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Head injuries are not always easy to spot.

Home » Head injuries are not always easy to spot.
July 31, 2015
Edward Smith

brainpicClosed head injuries, also known as traumatic brain injuries, are not so easily seen following an auto or motorcycle accident.  But they are very common, and very hazardous if not diagnosed and treated properly.  I have represented many clients with these types of injuries over the years and they can have a substantial effect on one’s life and ability to function.

The symptoms that characterize post concussion syndrome may emerge at varying intervals following head trauma. All caregivers (which may include investigating police officers and citizens who have stopped to give assistance) may be able to observe the demeanor of the victim at some particular point in the evolution of the syndrome. Even a relatively unsophisticated observer arriving at the scene of the accident shortly after its occurrence may have made potentially valuable observations.

Ambulance attendants generally perform what is, in essence, a brief mental status examination of victims suspected to have been even transiently unconscious. Attendants may be able to estimate the duration of post-traumatic amnesia (PTA) or the occurrence of  a traumatic brain injury (TBI).

There is, however, one important consideration when attempting to determine the duration of PTA or TBI.   Many individuals involved in serious accidents may dissociate (or “space out”) elements of the accident and what follows. Strictly speaking, this is not postraumatic amnesia, since it is not organically based. Rather, it is a brief disassociative reaction, as the accident victim seeks to remove him or herself, psychologically, from the traumatic event. It could more accurately be called a brief psychogenic amnesia.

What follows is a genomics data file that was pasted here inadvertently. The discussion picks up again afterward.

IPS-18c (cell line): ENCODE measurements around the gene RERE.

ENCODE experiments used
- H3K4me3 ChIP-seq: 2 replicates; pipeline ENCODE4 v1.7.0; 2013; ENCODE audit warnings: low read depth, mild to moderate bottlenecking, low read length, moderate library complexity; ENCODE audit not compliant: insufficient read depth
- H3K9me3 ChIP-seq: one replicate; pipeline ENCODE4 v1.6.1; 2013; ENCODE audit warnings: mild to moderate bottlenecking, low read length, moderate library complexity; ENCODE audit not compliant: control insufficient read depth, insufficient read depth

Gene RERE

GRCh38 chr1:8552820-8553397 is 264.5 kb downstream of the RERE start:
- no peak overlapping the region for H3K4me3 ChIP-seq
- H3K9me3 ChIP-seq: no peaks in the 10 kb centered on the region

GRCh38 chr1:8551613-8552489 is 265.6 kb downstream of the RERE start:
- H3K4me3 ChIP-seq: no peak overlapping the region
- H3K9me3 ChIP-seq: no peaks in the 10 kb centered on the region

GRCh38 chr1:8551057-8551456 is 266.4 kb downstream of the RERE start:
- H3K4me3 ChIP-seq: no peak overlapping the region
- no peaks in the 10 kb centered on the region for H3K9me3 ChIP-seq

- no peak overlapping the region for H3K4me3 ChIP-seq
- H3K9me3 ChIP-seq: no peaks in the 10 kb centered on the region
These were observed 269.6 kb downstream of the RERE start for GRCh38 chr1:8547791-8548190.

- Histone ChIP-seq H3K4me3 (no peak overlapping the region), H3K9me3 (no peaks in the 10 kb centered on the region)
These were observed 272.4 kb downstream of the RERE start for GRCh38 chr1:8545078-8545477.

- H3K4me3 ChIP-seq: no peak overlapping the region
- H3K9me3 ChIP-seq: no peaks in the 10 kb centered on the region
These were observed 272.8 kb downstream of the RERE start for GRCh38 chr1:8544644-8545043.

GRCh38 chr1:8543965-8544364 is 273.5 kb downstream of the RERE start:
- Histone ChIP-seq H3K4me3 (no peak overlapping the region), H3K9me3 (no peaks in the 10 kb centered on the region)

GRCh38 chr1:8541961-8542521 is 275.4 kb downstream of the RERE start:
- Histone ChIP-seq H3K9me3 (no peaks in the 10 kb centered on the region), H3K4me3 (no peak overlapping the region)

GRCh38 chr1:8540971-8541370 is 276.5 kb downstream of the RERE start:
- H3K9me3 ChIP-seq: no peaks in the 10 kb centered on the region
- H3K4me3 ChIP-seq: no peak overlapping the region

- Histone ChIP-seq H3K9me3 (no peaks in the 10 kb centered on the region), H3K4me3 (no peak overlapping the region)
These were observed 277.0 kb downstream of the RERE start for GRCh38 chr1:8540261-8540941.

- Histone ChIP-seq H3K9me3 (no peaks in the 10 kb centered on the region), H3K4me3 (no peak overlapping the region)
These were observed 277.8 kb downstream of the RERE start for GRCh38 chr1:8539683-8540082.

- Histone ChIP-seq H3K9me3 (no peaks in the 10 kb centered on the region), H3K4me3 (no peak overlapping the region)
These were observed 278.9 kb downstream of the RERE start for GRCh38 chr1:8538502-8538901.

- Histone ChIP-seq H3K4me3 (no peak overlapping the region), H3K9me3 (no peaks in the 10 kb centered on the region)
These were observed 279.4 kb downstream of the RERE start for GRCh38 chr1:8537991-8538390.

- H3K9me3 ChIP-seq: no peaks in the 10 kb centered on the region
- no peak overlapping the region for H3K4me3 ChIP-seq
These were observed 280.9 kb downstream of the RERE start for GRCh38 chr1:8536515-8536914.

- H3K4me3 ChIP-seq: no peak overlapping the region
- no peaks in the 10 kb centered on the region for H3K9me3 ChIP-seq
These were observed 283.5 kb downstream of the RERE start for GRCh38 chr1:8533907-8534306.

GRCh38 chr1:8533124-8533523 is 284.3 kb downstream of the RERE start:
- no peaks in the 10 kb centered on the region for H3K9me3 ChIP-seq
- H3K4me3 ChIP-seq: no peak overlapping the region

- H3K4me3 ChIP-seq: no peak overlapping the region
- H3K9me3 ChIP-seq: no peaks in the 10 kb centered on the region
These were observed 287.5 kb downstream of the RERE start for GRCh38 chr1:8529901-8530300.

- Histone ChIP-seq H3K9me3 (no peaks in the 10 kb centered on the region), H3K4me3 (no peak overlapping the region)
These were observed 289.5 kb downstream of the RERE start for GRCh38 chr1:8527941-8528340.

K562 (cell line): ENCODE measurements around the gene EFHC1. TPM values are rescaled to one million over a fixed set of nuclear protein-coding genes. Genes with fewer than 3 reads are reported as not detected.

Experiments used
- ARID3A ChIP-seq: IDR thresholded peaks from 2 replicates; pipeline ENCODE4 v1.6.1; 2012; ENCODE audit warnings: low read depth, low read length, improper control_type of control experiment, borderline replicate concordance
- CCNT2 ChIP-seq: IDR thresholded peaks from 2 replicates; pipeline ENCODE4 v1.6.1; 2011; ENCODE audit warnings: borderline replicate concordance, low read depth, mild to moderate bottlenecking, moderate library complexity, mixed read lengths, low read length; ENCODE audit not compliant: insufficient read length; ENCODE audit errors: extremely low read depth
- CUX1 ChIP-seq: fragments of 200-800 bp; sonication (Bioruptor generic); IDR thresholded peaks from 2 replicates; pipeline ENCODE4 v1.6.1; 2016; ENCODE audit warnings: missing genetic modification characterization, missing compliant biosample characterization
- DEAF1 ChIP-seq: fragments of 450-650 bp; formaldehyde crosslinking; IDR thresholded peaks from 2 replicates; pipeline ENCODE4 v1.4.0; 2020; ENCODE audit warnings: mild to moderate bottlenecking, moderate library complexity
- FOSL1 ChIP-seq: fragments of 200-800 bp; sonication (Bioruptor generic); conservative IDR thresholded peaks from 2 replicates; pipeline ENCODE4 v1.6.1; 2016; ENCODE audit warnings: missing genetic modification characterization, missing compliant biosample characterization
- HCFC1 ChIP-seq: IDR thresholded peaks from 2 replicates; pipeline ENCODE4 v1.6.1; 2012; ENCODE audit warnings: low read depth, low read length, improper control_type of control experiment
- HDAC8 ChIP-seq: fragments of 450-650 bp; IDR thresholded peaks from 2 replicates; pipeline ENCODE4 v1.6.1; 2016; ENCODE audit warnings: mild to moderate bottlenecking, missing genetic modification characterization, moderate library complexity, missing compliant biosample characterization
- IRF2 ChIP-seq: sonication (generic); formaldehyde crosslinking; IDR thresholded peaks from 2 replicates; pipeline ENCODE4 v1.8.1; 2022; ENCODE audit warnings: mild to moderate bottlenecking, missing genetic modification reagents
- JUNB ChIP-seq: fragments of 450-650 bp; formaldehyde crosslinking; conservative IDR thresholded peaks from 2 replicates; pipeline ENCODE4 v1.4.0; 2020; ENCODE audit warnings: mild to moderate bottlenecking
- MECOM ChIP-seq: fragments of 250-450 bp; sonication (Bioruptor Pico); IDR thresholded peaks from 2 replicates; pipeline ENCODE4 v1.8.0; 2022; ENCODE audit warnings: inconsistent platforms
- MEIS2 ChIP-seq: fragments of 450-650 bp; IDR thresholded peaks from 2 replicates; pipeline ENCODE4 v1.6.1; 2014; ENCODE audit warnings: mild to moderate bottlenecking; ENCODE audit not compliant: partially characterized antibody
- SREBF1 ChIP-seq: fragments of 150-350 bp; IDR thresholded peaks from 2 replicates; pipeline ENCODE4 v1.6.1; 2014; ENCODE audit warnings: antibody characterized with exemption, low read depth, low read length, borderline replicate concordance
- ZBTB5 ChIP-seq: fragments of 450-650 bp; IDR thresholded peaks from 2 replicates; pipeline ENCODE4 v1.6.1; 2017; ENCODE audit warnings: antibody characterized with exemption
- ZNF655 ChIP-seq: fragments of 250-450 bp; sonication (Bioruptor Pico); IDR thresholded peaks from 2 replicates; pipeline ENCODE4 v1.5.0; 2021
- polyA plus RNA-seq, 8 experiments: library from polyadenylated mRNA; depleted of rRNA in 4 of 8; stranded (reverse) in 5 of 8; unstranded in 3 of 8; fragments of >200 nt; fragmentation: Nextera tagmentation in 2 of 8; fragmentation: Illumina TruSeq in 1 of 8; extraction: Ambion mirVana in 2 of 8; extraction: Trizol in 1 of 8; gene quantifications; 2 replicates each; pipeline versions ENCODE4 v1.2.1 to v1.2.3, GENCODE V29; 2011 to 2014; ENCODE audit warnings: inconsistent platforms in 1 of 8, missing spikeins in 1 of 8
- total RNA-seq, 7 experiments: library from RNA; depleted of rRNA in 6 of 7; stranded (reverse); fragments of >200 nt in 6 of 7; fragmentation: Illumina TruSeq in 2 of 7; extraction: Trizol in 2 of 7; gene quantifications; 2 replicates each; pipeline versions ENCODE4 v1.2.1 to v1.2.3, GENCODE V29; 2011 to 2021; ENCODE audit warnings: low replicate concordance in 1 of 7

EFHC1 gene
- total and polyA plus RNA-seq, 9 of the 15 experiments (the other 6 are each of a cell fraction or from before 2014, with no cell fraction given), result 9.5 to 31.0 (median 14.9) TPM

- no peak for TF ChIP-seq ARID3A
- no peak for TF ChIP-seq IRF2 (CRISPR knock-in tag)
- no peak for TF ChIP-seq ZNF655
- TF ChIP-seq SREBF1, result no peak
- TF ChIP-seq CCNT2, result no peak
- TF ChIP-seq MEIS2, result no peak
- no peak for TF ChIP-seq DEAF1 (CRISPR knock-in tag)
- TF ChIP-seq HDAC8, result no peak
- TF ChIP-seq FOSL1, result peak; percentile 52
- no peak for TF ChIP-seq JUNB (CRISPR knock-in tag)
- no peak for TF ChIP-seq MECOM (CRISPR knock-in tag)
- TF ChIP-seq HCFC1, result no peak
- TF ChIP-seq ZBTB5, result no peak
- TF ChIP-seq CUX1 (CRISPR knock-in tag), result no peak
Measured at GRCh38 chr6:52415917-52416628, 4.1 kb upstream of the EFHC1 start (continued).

Although most accident victims are taken to an emergency room, where they are examined and treated by physicians and nurses, some feel well enough to return home and do not see a physician until some time, even days, following the traumatic event. It is more often a family practitioner, internist, or chiropractor who first encounters the symptomatic patient. In such cases, the presenting complaint is often physical (such as neck pain or headache), rather than psychological (for example, forgetfulness and distractibility). These latter complaints are often considered to represent a neurotic disorder, such as hysteria.

The five primary symptoms of postconcussion syndrome are generally headache, dizziness, memory problems, weakness, and nausea.  Some victims also show to have impairment of attention, fatigability, and emotional instability among other symptoms.  All of these complaints may be dismissed or minimized by the clinician unfamiliar with the symptom complex in mild head injury.

I’m Ed Smith, a Sacramento personal injury attorney with the primary accident information site on the web,

If you or a loved one has suffered a serious injury, call me now at 916.921.6400.

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